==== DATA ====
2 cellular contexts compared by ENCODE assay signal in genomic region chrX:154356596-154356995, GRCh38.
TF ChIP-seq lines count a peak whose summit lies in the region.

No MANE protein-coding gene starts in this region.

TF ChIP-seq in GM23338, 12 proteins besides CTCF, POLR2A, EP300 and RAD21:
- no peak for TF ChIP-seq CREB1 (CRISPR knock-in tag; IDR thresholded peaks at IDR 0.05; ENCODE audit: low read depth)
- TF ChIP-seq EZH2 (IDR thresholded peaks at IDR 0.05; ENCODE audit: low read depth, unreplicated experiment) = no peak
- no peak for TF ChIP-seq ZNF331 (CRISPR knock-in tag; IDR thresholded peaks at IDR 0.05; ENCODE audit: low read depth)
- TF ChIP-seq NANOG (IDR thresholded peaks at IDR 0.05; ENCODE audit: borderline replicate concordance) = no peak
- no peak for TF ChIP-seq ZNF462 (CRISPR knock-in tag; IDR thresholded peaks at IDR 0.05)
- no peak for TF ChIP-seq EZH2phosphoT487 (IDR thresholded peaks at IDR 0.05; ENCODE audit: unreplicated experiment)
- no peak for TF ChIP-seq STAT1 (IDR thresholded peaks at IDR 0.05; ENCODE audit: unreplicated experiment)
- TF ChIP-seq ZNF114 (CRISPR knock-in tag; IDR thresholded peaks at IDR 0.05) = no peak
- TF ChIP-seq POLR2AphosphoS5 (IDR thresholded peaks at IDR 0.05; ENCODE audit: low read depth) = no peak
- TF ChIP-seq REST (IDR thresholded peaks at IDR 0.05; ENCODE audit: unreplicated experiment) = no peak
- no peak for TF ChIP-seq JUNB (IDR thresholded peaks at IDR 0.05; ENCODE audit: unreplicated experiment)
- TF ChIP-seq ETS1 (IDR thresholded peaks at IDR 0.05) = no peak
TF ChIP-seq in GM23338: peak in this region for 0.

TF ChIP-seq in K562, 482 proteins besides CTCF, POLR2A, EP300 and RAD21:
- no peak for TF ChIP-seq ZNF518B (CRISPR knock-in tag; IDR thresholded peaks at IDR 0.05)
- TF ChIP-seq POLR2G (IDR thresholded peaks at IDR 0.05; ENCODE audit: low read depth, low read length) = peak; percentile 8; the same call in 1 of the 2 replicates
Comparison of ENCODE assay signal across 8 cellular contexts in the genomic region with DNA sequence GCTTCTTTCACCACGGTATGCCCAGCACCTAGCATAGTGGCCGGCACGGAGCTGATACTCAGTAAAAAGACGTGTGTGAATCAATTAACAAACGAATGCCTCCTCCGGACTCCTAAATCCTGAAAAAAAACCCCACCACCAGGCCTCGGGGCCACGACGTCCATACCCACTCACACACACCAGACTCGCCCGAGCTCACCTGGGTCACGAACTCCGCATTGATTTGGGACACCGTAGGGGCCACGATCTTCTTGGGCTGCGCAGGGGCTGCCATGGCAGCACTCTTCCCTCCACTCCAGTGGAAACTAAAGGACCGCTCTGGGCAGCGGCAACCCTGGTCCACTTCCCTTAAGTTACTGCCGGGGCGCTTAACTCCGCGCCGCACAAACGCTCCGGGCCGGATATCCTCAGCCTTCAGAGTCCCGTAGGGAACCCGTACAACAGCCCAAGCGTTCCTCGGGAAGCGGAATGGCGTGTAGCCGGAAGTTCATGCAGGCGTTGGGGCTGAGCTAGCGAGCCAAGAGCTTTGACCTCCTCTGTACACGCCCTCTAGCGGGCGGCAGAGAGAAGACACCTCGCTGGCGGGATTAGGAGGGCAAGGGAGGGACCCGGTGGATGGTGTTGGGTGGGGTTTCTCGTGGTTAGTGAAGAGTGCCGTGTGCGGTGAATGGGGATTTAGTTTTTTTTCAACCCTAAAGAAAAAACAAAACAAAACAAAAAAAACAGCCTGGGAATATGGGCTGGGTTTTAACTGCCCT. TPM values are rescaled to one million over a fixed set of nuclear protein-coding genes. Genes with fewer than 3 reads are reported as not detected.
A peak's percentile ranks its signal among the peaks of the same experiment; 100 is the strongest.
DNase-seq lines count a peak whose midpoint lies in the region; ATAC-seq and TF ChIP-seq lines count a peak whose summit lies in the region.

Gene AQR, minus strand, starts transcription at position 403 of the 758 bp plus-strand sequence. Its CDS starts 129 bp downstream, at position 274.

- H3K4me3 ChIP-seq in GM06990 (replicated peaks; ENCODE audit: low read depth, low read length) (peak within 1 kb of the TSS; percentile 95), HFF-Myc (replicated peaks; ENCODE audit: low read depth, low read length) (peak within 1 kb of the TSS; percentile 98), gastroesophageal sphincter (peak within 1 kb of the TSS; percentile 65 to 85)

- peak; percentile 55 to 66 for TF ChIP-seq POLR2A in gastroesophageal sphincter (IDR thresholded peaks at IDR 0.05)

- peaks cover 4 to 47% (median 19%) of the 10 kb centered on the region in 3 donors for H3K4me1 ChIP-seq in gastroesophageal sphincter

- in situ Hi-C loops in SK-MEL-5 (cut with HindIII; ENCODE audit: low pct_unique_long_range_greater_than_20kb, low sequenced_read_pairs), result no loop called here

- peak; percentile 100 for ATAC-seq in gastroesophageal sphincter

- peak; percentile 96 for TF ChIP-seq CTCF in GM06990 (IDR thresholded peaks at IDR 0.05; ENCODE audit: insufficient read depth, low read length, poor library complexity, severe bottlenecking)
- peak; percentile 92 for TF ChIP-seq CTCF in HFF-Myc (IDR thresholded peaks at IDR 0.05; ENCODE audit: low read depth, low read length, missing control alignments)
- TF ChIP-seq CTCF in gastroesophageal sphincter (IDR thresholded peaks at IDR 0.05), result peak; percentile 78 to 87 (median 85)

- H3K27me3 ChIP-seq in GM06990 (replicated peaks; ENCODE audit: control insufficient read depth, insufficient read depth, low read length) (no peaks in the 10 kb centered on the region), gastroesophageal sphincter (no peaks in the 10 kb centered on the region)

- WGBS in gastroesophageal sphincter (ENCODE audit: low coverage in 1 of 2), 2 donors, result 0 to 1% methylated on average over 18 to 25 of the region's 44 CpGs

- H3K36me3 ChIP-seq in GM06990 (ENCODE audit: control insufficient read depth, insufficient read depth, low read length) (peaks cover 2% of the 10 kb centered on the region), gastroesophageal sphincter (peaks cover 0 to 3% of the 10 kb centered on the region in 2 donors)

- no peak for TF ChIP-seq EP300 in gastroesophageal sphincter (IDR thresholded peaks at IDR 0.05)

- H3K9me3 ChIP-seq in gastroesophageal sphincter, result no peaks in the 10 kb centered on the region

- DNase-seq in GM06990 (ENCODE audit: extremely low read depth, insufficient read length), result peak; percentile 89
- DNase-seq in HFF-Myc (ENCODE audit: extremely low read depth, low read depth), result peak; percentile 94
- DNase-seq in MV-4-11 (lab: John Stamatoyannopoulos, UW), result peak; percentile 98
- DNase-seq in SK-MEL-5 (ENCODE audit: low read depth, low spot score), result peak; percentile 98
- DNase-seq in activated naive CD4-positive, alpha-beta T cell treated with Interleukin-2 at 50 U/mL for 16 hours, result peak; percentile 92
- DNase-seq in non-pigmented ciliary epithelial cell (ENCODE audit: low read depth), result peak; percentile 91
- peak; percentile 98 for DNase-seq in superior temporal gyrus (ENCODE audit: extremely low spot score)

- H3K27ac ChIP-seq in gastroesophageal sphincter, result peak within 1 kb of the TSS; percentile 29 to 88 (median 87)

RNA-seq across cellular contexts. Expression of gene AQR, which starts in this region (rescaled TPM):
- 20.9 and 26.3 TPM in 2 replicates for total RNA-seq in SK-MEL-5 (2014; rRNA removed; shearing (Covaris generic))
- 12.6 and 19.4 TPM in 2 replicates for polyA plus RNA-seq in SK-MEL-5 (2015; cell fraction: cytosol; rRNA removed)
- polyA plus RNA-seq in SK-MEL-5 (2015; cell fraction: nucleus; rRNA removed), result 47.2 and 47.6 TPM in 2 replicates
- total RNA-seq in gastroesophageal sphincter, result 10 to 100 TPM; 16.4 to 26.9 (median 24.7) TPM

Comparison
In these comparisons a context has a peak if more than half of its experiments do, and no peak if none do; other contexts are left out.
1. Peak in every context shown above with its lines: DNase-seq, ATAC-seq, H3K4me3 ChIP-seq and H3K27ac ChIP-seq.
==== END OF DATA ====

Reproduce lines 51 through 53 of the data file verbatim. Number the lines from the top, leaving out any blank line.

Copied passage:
Comparison
In these comparisons a context has a peak if more than half of its experiments do, and no peak if none do; other contexts are left out.
1. Peak in every context shown above with its lines: DNase-seq, ATAC-seq, H3K4me3 ChIP-seq and H3K27ac ChIP-seq.